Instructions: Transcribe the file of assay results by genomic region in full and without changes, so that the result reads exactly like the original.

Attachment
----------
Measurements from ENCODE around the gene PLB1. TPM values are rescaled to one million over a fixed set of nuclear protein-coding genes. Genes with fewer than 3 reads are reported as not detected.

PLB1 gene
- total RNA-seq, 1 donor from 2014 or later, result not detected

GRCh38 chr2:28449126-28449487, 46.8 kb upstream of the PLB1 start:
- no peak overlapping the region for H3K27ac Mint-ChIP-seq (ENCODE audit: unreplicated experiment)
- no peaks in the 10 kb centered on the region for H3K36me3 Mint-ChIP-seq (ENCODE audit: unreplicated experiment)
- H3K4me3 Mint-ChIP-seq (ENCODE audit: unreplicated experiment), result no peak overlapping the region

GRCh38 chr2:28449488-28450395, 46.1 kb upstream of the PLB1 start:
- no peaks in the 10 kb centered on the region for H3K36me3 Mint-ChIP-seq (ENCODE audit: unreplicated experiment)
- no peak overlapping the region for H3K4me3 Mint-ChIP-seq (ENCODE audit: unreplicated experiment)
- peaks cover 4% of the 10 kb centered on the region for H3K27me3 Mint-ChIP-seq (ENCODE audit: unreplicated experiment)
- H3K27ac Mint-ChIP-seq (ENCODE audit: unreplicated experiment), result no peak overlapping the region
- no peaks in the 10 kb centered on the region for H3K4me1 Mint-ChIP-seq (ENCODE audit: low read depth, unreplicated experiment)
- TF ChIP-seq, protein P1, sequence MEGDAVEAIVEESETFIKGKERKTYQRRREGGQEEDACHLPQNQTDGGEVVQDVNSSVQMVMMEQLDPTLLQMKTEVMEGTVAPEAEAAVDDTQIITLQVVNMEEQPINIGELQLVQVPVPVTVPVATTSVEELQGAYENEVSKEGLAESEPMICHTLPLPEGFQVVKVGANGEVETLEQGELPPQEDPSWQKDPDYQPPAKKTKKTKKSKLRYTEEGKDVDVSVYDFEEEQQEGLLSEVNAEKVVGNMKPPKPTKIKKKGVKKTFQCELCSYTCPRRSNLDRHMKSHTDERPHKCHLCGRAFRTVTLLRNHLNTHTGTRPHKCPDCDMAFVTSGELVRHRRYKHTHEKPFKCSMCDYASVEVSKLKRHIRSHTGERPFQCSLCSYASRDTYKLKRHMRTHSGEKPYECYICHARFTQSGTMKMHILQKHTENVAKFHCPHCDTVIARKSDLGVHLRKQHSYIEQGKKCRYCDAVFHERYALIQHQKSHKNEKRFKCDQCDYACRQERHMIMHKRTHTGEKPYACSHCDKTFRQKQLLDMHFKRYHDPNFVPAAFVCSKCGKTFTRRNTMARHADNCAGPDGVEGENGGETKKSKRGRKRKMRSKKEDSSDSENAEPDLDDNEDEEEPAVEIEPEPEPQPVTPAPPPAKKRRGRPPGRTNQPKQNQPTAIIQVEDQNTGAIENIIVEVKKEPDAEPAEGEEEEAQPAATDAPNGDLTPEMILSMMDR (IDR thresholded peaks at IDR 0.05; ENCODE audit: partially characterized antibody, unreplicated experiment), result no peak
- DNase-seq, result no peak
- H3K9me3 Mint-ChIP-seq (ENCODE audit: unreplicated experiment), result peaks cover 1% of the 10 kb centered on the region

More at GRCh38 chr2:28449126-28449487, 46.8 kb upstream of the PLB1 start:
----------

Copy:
Measurements from ENCODE around the gene PLB1. TPM values are rescaled to one million over a fixed set of nuclear protein-coding genes. Genes with fewer than 3 reads are reported as not detected.

PLB1 gene
- total RNA-seq, 1 donor from 2014 or later, result not detected

GRCh38 chr2:28449126-28449487, 46.8 kb upstream of the PLB1 start:
- no peak overlapping the region for H3K27ac Mint-ChIP-seq (ENCODE audit: unreplicated experiment)
- no peaks in the 10 kb centered on the region for H3K36me3 Mint-ChIP-seq (ENCODE audit: unreplicated experiment)
- H3K4me3 Mint-ChIP-seq (ENCODE audit: unreplicated experiment), result no peak overlapping the region

GRCh38 chr2:28449488-28450395, 46.1 kb upstream of the PLB1 start:
- no peaks in the 10 kb centered on the region for H3K36me3 Mint-ChIP-seq (ENCODE audit: unreplicated experiment)
- no peak overlapping the region for H3K4me3 Mint-ChIP-seq (ENCODE audit: unreplicated experiment)
- peaks cover 4% of the 10 kb centered on the region for H3K27me3 Mint-ChIP-seq (ENCODE audit: unreplicated experiment)
- H3K27ac Mint-ChIP-seq (ENCODE audit: unreplicated experiment), result no peak overlapping the region
- no peaks in the 10 kb centered on the region for H3K4me1 Mint-ChIP-seq (ENCODE audit: low read depth, unreplicated experiment)
- TF ChIP-seq, protein P1, sequence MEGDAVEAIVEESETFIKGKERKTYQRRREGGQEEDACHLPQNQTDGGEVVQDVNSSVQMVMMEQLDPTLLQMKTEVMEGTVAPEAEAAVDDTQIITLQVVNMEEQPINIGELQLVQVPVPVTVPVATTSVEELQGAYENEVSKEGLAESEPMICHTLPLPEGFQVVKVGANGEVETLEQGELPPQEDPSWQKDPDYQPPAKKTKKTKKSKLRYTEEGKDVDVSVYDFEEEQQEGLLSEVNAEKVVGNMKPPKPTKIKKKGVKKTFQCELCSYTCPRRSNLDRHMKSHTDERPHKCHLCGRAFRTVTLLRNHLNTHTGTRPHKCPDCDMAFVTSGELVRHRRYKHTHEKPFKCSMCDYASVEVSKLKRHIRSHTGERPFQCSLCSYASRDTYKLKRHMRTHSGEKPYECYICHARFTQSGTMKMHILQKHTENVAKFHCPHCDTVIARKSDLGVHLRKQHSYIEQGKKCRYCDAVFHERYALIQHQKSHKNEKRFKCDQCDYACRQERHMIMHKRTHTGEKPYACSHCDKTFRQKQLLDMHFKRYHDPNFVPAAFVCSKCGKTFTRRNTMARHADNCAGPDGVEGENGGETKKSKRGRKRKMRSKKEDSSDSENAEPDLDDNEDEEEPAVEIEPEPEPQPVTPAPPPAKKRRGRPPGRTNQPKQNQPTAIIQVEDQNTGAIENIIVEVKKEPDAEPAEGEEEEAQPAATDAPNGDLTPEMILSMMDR (IDR thresholded peaks at IDR 0.05; ENCODE audit: partially characterized antibody, unreplicated experiment), result no peak
- DNase-seq, result no peak
- H3K9me3 Mint-ChIP-seq (ENCODE audit: unreplicated experiment), result peaks cover 1% of the 10 kb centered on the region

More at GRCh38 chr2:28449126-28449487, 46.8 kb upstream of the PLB1 start: